Come on, jen, I’m giving you a chance to shut us all up. All you have to do is to tell me what problems SV40 in polio vaccine caused. Of course, as I did say, I want to know about ACTUAL problems, and not “potential problems” that people envision could occur. Given that polio vaccine containing SV40 was given out all to a large extent, and it has been given extensively without it, it should be pretty easy to show the difference it caused. I mean, it’s almost like one of those studies where one group is given the vaccine with the contaminant, and the other is given the vaccine without the contaminant that anti-vaxxers always clamor on about.

  92. #92 Pro-SV40 in vaccines
    April 13, 2010

    The more monkey/pig viruses in vaccines… the better. Bring it on!

    The dirtier the vaccines the better… In fact, I want mouse droppings and beaver viruses in the hangnail vaccine. They had better make that one mandatory for school too or I’ll be fired up. You DO NOT want to see me fired up. :)

  93. #93 Sastra
    April 13, 2010

    The dirtier the vaccines the better… In fact, I want mouse droppings and beaver viruses in the hangnail vaccine.

    Ah, natural ingredients, working in harmony with nature, instead of against it. This sounds like the ancient wisdom of TCM. I believe you can pick up this vaccine from the local health food store, or perhaps you should get it from your naturopath.

    Good luck! Namaste.

  94. #94 Jen Notatroll
    April 13, 2010

    I think it needs to be clarified – DNA fragments of the porcine circovirus 1 (PVC1) have been identified in the Rotarix vaccine, and in the materials from which it is manufactured. As yet, DNA fragments ONLY have been identified – not the intact virus. It has been present in the vaccine from the start, including the doses given in very large clinical trials. Around 0.2% of claims made for vaccine injury to the VICP are for rotavirus vaccine – this is for all rotavirus vaccinations combined – and Rotarix is not the primary vaccine given for rotavirus in the US. At this point, it doesn’t appear that there is any reason to think any harm has come from these DNA fragments. Vaccines could be “contaminated” with a lot of things, like this, that we may not have the technology available to find – while of course it is better that they aren’t, and we should take steps to ensure that they aren’t, it does not follow that if some sort of contamination is found, it is necessarily harmful.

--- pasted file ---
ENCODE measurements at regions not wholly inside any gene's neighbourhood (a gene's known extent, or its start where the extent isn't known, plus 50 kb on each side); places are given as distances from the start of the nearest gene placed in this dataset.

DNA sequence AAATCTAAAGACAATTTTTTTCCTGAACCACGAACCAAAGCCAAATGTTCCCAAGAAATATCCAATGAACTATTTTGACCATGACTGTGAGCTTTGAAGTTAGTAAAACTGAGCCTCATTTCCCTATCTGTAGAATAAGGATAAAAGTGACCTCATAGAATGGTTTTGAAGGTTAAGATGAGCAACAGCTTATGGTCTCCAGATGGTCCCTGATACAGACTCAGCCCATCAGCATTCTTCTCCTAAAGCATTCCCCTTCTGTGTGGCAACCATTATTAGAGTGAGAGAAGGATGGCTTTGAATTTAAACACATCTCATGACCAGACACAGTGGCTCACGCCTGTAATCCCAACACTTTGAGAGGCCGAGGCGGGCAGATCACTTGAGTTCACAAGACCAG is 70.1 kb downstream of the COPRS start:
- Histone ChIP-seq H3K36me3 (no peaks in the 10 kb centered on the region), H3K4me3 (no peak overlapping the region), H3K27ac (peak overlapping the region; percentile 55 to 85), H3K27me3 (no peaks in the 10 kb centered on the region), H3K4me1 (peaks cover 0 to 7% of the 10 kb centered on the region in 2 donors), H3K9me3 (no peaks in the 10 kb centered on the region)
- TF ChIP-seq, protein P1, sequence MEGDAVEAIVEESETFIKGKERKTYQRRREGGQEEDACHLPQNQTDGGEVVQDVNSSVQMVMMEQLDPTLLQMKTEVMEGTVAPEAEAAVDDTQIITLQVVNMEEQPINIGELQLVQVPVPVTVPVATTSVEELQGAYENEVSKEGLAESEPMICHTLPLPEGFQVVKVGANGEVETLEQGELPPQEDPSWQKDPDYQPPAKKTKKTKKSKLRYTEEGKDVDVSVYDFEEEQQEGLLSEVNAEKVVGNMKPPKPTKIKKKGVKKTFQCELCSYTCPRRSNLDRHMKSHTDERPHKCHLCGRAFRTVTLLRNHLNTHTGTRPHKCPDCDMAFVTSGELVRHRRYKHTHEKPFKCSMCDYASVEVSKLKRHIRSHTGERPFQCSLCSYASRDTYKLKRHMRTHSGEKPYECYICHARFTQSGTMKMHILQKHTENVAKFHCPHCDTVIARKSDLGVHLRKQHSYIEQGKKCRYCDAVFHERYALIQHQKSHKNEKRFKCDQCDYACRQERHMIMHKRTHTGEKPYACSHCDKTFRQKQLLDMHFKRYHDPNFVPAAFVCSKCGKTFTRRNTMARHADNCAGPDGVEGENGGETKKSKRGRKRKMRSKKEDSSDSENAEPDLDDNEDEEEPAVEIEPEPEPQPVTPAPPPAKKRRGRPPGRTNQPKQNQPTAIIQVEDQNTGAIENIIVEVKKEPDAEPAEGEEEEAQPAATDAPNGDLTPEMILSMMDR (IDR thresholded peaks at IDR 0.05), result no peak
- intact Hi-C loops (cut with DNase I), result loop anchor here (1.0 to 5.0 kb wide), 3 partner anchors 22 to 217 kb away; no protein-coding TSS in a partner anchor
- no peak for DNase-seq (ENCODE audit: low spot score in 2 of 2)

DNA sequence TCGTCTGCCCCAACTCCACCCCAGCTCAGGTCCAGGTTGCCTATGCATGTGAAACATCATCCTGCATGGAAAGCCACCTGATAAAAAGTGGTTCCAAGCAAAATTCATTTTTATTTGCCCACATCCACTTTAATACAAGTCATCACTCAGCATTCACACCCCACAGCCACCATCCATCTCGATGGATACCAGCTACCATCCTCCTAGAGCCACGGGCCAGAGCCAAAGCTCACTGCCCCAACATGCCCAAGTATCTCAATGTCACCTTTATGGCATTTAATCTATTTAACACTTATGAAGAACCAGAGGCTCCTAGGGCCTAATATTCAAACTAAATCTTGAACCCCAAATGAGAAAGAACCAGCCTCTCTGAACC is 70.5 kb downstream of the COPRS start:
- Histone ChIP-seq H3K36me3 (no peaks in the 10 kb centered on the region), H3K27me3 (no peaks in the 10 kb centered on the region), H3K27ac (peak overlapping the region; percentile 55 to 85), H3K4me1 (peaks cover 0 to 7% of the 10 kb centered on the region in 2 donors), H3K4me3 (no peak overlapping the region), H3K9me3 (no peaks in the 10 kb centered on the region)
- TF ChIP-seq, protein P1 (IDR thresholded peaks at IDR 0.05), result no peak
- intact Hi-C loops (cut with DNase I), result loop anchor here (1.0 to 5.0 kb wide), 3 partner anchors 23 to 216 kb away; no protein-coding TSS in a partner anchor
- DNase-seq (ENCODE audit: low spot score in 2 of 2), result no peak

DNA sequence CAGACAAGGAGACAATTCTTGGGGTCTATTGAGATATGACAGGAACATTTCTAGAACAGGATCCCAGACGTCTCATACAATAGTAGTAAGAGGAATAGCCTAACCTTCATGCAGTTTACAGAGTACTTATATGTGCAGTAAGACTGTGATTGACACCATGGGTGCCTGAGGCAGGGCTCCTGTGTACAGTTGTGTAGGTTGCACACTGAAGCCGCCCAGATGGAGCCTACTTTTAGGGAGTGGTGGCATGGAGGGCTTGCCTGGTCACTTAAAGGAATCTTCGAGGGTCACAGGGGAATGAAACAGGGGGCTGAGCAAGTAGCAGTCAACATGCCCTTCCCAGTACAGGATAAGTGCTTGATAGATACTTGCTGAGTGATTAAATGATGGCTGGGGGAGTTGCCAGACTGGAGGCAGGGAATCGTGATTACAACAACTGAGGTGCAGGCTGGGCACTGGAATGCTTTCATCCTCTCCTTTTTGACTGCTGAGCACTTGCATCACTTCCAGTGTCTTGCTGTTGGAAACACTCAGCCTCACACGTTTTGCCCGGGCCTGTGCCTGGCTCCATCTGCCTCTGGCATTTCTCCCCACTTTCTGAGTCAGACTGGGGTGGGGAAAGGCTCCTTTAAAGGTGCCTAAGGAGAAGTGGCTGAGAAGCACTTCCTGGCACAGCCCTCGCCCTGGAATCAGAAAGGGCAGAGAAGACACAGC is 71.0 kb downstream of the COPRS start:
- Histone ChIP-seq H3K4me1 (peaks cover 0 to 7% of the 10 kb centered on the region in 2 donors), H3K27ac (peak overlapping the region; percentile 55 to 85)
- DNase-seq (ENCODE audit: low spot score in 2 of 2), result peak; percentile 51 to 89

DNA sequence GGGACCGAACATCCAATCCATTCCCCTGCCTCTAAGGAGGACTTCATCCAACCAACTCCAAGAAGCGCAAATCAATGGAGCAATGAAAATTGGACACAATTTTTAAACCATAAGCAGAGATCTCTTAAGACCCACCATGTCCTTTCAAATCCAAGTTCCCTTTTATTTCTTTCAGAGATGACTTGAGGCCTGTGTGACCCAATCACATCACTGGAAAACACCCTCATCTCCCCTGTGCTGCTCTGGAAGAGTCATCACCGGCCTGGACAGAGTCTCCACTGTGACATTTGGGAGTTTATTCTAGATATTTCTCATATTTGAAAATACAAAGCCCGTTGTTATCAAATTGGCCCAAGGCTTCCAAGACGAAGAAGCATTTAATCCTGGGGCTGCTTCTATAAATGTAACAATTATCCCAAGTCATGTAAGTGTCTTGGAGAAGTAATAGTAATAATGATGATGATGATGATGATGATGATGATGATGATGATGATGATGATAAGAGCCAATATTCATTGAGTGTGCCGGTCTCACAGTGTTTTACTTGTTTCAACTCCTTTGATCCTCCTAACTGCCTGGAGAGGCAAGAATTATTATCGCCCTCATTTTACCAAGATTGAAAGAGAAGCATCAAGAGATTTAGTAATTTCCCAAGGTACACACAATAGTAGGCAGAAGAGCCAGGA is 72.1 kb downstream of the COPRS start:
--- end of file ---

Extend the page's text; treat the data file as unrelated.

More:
New technology gives us methods to find things like this that previously could not be found – there is really no good in decrying GSK’s failure to find it sooner – there was no method by which they could have done so. GSK did the right thing this time, and is working to correct the problem – it would have been easy enough for them not to. The FDA is looking into it, and there will be investigation into whether any harm may have come from this. Of course, no matter what is found, there will be those who choose to ignore the science, because they have already decided what they believe (there are those in science who can be criticized for the same).

  95. #95 Chris
    April 13, 2010

    Just like squalene is fine if you buy at the natural food store, but not elsewhere. Even in your own liver.

    Just as I predicted the resident troll provides nothing but random and pointless insults. Time to ignore.

  96. #96 Prometheus
    April 13, 2010

    Jen (#28) comments:

    “I recently saw on NVIC’s website that Rotateq has simian virus elements.”

    Someone else (#91) said:

    “The more monkey/pig viruses in vaccines… the better. Bring it on!”

    As was mentioned above, Rotateq and Rotarix are oral vaccines. To amplify, they are not injected, so you are as likely to get porcine circovirus 1 (PCV1) from a pork chop as from Rotarix.

    In fact, if PCV1 worries you, you’d do more to reduce your chances of exposure if you stopped eating pork, ham and bacon.

    The concern about SV40 and the “simian virus elements” in vaccines appears to have been overblown – there is no discernible association between SV40 infection in humans and any disease. Not even cancer. This shouldn’t come as a huge surprise, since the human polyoma viruses JCV and BKV are almost indistinguishable from SV40 and only cause symptomatic disease in significantly immunosuppressed patients.

    I also wouldn’t put too much credence behind anything the NVIC puts out. If there are “simian virus elements” in any vaccine, part of the reason could be that many commmercial and “home-grown” plasmids use promoters and other “elements” similar to those in SV40. For that matter, finding a BLAST alignment for a stretch of SV40 genome is a statistical liklihood, if you have enough sequence to work with, just like finding “hidden messages” in the Bible by rearranging the letters.

    So far, the doom-sayers and fear-mongers preaching their anti-vaccine Jeremiads of how vaccines are “contaminated with pig and monkey viruses” have precious little data (if any) to support their claims. Despite decades of predicting how SV40 is going to lead to an “epidemic of cancer”, it just hasn’t worked out that way.

    I doubt that PCV1 is going to be their “turning point”, either.